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Apps are icons

Apps are icons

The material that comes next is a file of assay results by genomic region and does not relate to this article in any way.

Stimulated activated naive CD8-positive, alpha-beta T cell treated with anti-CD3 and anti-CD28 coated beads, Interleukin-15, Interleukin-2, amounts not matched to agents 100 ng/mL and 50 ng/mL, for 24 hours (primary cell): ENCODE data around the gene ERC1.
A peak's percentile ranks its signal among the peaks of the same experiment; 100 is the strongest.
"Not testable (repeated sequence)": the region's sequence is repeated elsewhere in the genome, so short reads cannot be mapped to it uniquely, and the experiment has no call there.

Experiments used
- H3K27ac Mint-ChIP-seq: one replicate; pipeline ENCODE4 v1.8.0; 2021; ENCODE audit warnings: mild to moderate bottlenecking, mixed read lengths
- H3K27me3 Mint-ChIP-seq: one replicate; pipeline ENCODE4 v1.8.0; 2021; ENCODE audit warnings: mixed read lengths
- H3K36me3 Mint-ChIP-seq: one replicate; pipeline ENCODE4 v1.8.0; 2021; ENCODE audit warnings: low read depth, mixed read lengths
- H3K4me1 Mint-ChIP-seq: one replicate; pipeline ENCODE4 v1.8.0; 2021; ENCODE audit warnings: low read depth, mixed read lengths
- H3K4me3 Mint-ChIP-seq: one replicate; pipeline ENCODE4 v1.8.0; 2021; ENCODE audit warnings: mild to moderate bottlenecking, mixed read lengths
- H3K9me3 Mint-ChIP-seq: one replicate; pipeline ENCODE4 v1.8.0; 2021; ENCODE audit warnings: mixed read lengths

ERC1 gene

We at Four Kitchens believe native mobile applications -- the things you download from the App Store or Google Play and install on your smartphones or tablets -- are a stop-gap technology that will be replaced by web applications that run inside browsers. Here's why: Many "apps" are simply dumbed-down versions of websites. This is frustrating to users who want to access the full capabilities of those websites. Maintaining a website and multiple versions of apps (iOS, Android, Windows Mobile) in multiple flavors (the so-called "HD" apps for larger screens) is expensive and inconvenient. Apps were originally invented because websites couldn't tap into the capabilities of mobile devices. Now, wrappers like PhoneGap and native Device APIs expose websites to your device's senses: touch (gestures, multitouch), sight (cameras, ambient light sensors), sound (microphones), motion (compass, accelerometers), and location (GPS, proximity detectors). Everything is converging on the web. Or, rather, reconverging on the web. But there's just one, tiny thing -- a single, critical flaw on popular mobile devices -- that will prevent web apps' ascendency and continue to prop up the "need" for native apps. It's not hardware-software integration, which is quickly being solved with clever APIs and libraries. It's not frontend performance, as increased processing power and better JavaScript support will level the playing field. It's much simpler than that. It's a matter of psychology. It's the icon.

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